Like-kind exchanges and power plants
Like-kind exchanges are largely limited to swaps of land, buildings, transmission lines, gas pipelines and other “real property.”
Proposed regulations that the IRS issued in June dashed any hope that power plants would be considered “real property” for this purpose.
Any swap of one property for another normally triggers an income tax on gain. The gain is the difference between the value of the property received in the exchange and the “tax basis” that the owner had in the original property.
However, no tax is triggered if the swap qualifies as a “like-kind exchange.”
Congress limited the ability to claim a like-kind exchange to trades of “real property” in the Tax Cuts and Jobs Act in late 2017. The change applies to exchanges after 2017.
New proposed IRS regulations to implement the change define “real property” as “land and improvements to land, unsevered crops and other natural products of land, and water and air space superjacent to land.” Two pieces of real property are considered of like kind. Thus, timberland can be swapped for a mine without triggering a tax. The two properties do not have to be identical in use or value, but any cash received by one of the parties is taxed to the extent of gain.
Each distinct asset involved in the exchange must be separately analyzed for whether it is real property.
Improvements to land are real property if they are considered “inherently permanent” structures like buildings.
However, machinery is not real property, unless it is something like a heating or air conditioning system that is a structural component of a building. Even then it must heat or cool the building as opposed to serving as the power source to run machinery inside the building that is used to produce goods for sale.
The taxpayer cannot own just the machinery and not also have a legal interest in the physical space in the building served by the machinery, like ownership, a lease or other right to use the space.
The IRS chose to define “real property” for purposes of like-kind exchanges close to how it uses the term for REIT and FIRPTA purposes. REITs, or real estate investment trusts, must own at least 75% real property. FIRPTA, or the “Foreign Investment in Real Property Tax Act,” subjects foreign investors to US tax on their capital gains from investments in US real property.
Gas pipelines qualify as real property. Each part of the pipeline must be analyzed separately. Isolation valves, vents and pressure-control and relief valves qualify as structural components of the pipeline because they are specially designed for the pipeline and are embedded enough that they would cause damage and be time consuming and expensive to remove. For the same reason, meters that measure the gas carried by the pipeline are not real property. However, they may qualify as part of the like-kind exchange if they are considered incidental. Otherwise, any gain on them must be reported in the exchange.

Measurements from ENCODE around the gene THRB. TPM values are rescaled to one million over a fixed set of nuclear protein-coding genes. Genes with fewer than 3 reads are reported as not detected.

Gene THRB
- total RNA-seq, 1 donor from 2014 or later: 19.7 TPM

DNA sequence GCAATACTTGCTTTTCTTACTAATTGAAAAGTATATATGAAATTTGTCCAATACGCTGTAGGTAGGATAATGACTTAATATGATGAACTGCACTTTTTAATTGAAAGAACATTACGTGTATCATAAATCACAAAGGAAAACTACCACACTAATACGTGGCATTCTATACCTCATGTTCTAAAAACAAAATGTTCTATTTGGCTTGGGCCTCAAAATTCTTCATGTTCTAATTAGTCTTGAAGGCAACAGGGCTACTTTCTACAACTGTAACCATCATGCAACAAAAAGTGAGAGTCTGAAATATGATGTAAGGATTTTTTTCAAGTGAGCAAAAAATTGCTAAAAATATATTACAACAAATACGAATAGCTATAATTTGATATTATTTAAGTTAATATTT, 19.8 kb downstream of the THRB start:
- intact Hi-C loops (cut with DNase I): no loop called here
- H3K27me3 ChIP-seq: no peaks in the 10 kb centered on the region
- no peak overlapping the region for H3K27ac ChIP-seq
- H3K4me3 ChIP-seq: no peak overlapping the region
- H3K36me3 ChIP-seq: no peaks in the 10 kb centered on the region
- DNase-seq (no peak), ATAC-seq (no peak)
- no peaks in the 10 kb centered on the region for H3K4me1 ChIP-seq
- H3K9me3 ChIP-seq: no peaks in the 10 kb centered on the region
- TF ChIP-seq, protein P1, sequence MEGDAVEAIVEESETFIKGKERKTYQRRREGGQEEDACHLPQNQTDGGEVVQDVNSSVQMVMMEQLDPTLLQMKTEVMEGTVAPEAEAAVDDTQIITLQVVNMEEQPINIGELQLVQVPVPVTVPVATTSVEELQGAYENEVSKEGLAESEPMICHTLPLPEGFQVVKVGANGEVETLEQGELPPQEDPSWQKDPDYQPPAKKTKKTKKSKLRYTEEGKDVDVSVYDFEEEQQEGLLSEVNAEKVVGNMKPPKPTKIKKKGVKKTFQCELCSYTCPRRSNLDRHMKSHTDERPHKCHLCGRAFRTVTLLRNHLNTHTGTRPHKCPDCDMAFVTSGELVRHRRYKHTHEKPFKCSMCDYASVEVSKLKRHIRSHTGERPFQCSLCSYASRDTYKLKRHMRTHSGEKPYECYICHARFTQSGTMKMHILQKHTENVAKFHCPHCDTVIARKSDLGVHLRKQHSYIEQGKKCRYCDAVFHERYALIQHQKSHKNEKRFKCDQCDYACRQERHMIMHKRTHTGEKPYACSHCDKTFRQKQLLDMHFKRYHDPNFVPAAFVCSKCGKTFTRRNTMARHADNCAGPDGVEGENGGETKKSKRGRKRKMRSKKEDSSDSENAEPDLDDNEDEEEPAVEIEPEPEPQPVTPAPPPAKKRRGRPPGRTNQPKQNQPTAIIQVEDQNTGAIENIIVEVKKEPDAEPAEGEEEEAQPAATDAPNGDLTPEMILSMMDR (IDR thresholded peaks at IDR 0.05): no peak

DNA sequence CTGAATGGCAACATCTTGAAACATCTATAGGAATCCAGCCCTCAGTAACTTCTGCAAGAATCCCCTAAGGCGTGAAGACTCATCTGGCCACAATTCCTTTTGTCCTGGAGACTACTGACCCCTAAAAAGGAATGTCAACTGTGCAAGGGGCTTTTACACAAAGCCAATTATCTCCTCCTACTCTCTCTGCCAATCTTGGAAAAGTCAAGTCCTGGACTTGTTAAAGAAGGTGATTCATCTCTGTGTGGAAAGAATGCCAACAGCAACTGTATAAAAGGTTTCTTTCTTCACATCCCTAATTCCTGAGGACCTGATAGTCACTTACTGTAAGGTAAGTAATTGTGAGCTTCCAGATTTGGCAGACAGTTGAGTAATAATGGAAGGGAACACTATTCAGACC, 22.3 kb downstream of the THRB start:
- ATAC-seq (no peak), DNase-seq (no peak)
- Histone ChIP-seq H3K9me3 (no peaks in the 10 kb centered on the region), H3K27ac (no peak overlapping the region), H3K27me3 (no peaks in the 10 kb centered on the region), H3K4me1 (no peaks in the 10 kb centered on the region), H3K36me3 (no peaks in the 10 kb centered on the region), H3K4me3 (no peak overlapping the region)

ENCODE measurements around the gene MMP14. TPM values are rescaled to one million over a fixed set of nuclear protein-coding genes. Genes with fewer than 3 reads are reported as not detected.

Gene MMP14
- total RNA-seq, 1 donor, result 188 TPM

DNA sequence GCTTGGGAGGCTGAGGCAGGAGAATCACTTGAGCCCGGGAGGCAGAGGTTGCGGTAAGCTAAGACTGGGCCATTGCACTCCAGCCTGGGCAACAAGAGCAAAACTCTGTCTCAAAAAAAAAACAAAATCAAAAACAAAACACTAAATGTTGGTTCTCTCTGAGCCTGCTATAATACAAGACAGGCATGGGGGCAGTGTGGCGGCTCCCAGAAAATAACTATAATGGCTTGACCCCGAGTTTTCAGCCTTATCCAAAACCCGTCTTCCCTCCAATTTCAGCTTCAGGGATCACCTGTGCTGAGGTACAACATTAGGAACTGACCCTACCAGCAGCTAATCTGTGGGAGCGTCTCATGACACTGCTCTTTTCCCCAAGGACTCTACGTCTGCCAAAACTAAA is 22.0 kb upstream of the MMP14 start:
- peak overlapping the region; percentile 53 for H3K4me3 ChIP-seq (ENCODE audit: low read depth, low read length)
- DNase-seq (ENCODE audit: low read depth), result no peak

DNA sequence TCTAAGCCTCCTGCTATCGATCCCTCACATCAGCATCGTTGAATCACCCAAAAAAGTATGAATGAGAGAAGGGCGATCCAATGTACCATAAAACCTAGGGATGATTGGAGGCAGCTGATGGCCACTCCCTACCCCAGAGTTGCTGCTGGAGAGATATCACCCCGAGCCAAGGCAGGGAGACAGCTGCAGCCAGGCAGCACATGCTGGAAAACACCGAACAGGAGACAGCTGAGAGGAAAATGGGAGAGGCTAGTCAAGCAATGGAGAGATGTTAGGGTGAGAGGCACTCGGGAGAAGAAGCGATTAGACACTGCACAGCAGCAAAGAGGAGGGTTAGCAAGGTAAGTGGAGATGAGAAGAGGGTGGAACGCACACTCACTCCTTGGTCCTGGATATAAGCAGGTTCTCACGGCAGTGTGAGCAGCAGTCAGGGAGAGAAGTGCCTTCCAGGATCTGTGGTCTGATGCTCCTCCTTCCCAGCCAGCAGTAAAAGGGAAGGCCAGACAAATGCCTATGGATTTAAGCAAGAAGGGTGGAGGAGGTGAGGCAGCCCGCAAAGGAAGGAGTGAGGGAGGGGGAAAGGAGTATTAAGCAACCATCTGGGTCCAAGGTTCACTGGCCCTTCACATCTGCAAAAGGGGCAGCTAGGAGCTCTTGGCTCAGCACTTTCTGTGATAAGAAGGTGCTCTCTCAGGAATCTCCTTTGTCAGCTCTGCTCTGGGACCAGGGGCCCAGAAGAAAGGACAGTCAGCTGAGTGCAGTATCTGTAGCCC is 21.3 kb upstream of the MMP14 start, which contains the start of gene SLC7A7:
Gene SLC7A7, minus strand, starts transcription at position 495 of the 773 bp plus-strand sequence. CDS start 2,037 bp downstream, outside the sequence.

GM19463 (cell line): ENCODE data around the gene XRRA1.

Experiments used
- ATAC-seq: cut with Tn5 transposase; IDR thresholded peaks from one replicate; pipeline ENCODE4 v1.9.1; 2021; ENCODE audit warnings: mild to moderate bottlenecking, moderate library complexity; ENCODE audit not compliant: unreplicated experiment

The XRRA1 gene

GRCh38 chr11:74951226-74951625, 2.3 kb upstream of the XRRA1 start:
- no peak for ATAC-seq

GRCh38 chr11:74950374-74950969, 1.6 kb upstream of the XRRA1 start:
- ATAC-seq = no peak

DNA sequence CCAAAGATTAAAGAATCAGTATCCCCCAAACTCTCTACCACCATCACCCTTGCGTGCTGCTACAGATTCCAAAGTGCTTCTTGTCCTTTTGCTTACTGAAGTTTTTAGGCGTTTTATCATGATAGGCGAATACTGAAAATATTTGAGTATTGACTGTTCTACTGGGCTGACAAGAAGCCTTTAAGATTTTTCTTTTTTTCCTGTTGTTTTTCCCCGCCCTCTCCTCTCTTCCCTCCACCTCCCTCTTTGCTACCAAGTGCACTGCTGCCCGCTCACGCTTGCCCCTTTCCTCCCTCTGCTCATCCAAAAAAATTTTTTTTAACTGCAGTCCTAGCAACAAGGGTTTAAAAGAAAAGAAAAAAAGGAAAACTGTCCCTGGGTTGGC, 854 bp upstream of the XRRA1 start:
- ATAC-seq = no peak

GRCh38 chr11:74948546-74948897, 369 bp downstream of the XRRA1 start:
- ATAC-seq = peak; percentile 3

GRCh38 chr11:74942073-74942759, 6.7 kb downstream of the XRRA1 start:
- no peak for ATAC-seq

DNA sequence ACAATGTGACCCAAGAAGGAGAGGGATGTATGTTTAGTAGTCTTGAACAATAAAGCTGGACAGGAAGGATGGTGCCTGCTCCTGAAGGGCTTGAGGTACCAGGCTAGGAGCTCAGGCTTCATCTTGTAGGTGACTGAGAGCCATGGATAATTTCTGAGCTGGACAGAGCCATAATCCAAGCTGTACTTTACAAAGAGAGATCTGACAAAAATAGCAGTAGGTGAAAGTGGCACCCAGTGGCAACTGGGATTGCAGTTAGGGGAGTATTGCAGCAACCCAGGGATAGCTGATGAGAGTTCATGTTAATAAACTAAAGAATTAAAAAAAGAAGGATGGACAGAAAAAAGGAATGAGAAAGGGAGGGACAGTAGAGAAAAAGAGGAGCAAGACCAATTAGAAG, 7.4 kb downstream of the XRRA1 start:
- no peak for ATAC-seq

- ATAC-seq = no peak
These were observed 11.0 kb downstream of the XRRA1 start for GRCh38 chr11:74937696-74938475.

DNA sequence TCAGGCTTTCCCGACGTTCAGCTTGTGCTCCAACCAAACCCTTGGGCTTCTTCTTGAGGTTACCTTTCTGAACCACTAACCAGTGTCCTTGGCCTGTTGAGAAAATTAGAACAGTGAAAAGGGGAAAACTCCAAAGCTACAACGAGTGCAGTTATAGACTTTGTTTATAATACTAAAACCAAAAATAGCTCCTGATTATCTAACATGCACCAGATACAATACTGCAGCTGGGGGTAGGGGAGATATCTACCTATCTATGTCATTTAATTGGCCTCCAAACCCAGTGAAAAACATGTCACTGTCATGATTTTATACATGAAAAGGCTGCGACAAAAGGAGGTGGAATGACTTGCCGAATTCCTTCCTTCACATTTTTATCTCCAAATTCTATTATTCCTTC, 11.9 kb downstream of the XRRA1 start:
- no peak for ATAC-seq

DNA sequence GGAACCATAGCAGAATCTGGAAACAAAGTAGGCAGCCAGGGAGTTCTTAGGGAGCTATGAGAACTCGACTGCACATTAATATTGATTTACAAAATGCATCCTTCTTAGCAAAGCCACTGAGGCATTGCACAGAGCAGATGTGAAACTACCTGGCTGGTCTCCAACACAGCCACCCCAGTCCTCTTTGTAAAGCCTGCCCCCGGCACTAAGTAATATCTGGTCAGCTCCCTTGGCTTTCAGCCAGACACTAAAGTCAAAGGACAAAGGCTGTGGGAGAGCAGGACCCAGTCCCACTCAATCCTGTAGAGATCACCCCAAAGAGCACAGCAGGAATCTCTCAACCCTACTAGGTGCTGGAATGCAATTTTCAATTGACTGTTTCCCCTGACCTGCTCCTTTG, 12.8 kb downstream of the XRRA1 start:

The like-kind exchange rules are in section 1031 of the US tax code.
The taxpayer must recognize gain to the extent of any cash or non-like-kind property received in the exchange.
Like kind refers to the nature or character of the property and not its grade or quality. Thus, if two pieces of land are exchanged, it does not matter whether one of the sites is unimproved and the other is improved. However, the improvements must be analyzed separately for whether they are real property.
A taxpayer may count any number of properties as the replacement real property as long as they do not have an aggregate fair market value more than 200% of the value of the relinquished property. If they are more valuable than this, then the limit on number of replacement properties is three.
Personal property, like equipment or furniture, that is incidental to the real property is ignored if such items are typically transferred with the larger item of real property in standard commercial transactions. The equipment must not be worth more than 15% of the value of the larger item of real property.